Pillars painted red indicated firefighting supplies. Fire was a very common enemy of early rail facilities, and many roundhouses burned down because of a combination of dry wood, hot, fire-breathing machinery and countless oil-saturated surfaces.
This is what it might have looked like if a new Ford descended in the elevator with its headlights on. As seen from the Mississippi side–the opposite portal faces the sand mine.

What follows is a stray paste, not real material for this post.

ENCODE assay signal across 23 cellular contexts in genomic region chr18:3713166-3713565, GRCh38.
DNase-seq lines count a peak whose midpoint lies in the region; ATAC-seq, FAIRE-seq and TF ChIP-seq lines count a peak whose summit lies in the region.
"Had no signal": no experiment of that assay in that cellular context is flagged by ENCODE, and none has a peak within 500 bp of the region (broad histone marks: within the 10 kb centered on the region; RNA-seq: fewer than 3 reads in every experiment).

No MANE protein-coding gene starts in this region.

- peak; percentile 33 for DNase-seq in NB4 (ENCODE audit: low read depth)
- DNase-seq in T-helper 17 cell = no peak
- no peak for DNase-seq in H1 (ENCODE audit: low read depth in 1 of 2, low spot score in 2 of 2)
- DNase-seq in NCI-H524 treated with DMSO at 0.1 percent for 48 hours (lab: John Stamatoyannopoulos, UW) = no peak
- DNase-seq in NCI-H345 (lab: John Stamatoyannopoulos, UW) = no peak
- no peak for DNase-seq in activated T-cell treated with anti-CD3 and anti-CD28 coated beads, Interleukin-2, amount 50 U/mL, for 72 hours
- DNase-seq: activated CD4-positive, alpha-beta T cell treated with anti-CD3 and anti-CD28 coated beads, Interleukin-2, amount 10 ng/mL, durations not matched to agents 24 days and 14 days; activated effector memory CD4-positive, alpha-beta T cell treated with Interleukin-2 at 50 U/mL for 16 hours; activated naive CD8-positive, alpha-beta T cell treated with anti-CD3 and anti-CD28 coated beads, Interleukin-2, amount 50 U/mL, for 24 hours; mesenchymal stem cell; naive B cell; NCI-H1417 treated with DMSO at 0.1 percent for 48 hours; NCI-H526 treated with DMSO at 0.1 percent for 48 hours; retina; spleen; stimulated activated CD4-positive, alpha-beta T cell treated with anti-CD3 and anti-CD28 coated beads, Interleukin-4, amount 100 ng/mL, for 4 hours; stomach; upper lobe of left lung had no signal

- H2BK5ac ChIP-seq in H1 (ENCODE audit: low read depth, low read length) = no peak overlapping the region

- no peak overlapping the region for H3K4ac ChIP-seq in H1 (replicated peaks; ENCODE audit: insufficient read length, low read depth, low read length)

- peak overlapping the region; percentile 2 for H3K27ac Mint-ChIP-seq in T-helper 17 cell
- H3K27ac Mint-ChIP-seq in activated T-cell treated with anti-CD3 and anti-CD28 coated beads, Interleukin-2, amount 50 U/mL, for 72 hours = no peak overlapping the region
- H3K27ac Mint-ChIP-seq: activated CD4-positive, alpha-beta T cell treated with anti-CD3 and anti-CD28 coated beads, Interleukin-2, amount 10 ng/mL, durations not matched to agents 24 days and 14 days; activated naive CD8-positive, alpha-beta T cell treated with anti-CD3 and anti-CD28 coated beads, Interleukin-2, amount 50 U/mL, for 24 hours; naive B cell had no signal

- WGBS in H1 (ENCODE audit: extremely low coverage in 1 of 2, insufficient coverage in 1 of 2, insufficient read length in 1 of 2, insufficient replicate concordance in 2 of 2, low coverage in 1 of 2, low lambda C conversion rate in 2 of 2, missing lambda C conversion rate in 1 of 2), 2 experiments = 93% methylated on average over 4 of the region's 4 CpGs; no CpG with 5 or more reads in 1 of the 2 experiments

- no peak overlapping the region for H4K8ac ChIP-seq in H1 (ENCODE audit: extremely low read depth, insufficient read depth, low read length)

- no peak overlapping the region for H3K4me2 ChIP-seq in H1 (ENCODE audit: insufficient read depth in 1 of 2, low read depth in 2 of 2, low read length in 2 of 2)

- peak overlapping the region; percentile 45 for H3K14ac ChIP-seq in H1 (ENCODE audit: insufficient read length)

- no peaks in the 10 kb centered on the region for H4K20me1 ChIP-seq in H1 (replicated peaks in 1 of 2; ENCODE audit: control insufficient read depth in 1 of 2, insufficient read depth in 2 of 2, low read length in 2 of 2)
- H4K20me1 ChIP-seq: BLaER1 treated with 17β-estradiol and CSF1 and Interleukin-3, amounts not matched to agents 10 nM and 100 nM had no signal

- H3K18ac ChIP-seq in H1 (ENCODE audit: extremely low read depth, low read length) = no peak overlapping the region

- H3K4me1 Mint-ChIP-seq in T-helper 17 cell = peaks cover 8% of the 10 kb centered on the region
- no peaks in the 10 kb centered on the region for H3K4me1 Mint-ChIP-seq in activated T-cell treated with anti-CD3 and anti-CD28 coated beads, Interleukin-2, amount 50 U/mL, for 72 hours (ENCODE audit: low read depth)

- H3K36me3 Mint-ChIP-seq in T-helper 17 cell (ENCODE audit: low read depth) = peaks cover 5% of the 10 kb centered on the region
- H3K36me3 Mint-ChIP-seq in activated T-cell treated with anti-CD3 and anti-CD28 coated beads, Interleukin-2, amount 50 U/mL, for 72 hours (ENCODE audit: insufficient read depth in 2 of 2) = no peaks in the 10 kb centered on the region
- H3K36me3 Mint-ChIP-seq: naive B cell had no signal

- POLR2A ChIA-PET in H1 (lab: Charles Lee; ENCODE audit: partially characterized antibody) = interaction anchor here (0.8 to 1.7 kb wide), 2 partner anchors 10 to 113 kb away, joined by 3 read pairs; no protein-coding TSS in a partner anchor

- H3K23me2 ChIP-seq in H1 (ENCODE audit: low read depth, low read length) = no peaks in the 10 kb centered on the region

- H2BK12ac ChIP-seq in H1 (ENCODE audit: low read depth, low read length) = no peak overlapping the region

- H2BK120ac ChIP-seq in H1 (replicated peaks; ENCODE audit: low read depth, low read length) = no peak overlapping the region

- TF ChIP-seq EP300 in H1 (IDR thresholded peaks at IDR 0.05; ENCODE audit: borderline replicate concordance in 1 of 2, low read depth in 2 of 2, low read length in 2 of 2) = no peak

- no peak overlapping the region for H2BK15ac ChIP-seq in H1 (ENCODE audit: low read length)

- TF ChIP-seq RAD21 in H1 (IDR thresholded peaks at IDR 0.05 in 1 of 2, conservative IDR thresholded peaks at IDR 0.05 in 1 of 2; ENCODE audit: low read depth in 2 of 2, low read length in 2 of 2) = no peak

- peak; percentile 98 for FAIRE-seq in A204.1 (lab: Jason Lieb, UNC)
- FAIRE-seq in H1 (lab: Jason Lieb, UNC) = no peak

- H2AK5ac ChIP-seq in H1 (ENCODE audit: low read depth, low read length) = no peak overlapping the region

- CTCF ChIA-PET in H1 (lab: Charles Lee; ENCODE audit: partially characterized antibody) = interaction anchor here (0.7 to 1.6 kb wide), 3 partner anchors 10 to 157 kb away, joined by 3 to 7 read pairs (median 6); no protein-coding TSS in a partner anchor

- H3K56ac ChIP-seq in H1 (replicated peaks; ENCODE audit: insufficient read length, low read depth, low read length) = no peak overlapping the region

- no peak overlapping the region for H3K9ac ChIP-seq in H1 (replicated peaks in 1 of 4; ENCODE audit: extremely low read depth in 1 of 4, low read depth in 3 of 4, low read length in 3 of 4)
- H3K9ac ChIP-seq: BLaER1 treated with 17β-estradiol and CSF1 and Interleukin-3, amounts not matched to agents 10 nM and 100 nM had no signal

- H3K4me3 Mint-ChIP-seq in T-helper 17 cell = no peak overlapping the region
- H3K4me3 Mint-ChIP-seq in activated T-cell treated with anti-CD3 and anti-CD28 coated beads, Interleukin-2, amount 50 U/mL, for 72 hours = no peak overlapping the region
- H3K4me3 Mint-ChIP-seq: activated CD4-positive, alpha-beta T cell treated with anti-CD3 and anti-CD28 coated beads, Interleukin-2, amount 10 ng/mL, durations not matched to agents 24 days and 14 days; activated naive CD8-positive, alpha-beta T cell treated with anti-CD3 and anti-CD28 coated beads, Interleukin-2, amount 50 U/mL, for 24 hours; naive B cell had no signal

A row of security lights line the roof of the power station.
I wonder when fluorescent lighting was added.
Much of the plant depended on steam, not only for heat but for mechanical power.
The bridge here moved workers between the dock, the approach tracks, and refueling buildings.
When I see this picture, I imagine that I am an ant exploring a mushroom farm.
One of a few dozen steel bed frames left in the rubble of the collapsing building.
The buildings were level with one another, so one could look through as many as a dozen factory floors from one window.